Historically, nurses and other health workers trained in community-based infant and young child feeding (C-IYCF) serving communities in northern Ghana had no way to reach beyond colleagues and supervisors in their immediate geographic area for advice and support. Now, with the help of a free messaging application available through smartphones (WhatsApp), they can turn to colleagues for assistance at any time.
At a C-IYCF training for health workers conducted by SPRING, a participant asked how trainees could access information and support each other as they worked in distant communities. Cupid Adumbireh, a SPRING/Ghana district coordinator, suggested the team create a WhatsApp message group. The group now has 54 members, with at least one point-person who owns a smartphone at each of the 11 participating health facilities in Tolon District. Group members include midwives, community health nurses, enrolled nurses, and state registered nurses.
Using a WhatsApp messaging group, Ghanaian health workers can access professional support and guidance, even in remote regions of the country.
Because frontline health workers play an invaluable role in improving infant and young child feeding practices, helping C-IYCF trainees communicate well is important. Health workers use the messaging group to discuss C-IYCF-related questions and receive responses from both colleagues and SPRING/Ghana district officers. This sharing of information and experiences helps SPRING/Ghana move toward its ultimate goal: contributing to a reduction in stunting and anemia through the promotion of better nutrition and hygiene practices.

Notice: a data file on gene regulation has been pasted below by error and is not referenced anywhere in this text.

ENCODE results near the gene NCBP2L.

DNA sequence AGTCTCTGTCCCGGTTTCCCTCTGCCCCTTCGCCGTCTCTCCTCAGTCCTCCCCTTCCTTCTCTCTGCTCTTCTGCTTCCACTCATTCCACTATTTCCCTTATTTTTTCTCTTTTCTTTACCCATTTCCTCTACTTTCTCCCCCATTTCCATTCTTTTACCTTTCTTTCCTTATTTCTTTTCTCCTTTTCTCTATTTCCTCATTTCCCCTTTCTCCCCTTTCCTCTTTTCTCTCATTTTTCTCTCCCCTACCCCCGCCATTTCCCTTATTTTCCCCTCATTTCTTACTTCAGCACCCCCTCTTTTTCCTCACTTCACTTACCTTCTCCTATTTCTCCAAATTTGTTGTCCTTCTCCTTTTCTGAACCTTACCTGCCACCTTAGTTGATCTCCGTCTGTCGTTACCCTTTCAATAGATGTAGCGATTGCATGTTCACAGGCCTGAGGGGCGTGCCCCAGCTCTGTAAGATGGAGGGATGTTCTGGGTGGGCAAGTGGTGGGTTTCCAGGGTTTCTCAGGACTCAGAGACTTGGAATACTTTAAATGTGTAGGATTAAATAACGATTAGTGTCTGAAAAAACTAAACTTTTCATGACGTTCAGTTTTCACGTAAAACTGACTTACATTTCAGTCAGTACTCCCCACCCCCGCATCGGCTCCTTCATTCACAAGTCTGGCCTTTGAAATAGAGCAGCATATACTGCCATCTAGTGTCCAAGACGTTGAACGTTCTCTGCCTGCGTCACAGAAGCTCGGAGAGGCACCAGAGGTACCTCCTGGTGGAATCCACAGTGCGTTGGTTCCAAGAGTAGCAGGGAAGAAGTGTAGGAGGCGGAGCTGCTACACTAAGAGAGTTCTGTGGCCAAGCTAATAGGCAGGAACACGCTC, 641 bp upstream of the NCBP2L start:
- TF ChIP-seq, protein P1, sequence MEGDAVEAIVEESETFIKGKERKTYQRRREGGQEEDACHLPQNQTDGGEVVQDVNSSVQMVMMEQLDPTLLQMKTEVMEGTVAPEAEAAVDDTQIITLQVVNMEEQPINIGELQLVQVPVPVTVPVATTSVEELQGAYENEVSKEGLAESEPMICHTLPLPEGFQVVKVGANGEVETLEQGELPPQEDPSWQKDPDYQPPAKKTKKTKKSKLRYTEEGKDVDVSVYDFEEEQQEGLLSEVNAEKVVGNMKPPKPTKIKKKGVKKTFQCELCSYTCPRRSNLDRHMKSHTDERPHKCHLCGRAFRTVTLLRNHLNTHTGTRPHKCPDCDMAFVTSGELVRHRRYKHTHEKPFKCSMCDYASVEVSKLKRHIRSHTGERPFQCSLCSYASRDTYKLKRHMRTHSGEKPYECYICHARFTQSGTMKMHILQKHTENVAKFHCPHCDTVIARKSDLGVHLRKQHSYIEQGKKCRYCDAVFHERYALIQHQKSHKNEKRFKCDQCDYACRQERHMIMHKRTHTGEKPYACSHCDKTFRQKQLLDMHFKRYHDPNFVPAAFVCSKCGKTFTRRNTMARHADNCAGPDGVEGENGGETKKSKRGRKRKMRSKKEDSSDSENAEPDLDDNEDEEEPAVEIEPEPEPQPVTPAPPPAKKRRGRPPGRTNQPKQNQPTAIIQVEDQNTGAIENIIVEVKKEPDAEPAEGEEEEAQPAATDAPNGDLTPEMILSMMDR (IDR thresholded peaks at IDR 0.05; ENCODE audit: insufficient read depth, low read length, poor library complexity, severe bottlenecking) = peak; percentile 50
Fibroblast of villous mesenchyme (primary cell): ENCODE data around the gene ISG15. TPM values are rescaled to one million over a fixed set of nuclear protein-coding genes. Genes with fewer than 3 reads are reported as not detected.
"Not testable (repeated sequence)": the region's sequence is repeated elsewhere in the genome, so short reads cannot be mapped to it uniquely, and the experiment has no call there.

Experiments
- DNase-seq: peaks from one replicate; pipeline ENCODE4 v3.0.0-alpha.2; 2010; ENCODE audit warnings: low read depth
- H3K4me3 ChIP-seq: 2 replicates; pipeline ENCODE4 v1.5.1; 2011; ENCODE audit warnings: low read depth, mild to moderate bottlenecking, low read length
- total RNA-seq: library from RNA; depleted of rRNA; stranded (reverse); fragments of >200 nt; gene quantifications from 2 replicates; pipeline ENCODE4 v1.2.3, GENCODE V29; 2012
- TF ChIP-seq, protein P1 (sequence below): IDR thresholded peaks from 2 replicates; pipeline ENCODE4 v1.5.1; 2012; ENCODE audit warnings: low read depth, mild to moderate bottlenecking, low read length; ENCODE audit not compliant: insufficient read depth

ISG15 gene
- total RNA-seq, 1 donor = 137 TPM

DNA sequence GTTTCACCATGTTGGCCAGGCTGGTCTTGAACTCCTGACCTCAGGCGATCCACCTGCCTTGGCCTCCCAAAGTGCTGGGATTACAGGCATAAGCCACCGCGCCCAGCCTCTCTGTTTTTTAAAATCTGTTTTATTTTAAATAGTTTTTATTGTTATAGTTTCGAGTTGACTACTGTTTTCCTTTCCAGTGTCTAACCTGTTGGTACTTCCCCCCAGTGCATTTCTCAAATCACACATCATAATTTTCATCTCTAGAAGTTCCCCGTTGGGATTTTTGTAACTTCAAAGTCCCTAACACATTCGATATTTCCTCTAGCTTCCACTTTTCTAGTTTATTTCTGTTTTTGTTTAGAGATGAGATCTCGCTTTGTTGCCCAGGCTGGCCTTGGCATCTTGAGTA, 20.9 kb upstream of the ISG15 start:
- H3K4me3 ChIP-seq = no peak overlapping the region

Giving health workers an easy way to collaborate, while preserving client privacy, has resulted in better service. For example, sharing a photograph of an ailing mother on the platform led to discussions that helped diagnose and treat her mastitis, a condition that affects lactating women’s breastfeeding abilities.
In another instance, a nurse correctly diagnosed a child with severe malnutrition. Based on responses to a nurse’s query on WhatsApp, both the mother and child were referred to Nyankpala Health Center, where they were admitted into a program for community-based management of acute malnutrition.
In addition to providing professional support and guidance, the platform allows SPRING/Ghana district officers to send updates and reminders to staff. Although not all C-IYCF trainees have access to WhatsApp, the number of trainees who do have access to smartphones makes the group sustainable. Since its inception in March 2015, more health staff have been added to the platform during post-training monitoring visits and review meetings. The district nutrition officer and four other facilitators were made administrators of the group to keep it running after SPRING closes.
Building on the success of the messaging group in Tolon, SPRING/Ghana has replicated the initiative in eight more districts and plans to establish additional groups in the remaining districts by the end of 2017. Staff will also use the platform to disseminate short IYCF counseling videos that will help mothers visualize exclusive breastfeeding and complementary feeding practices.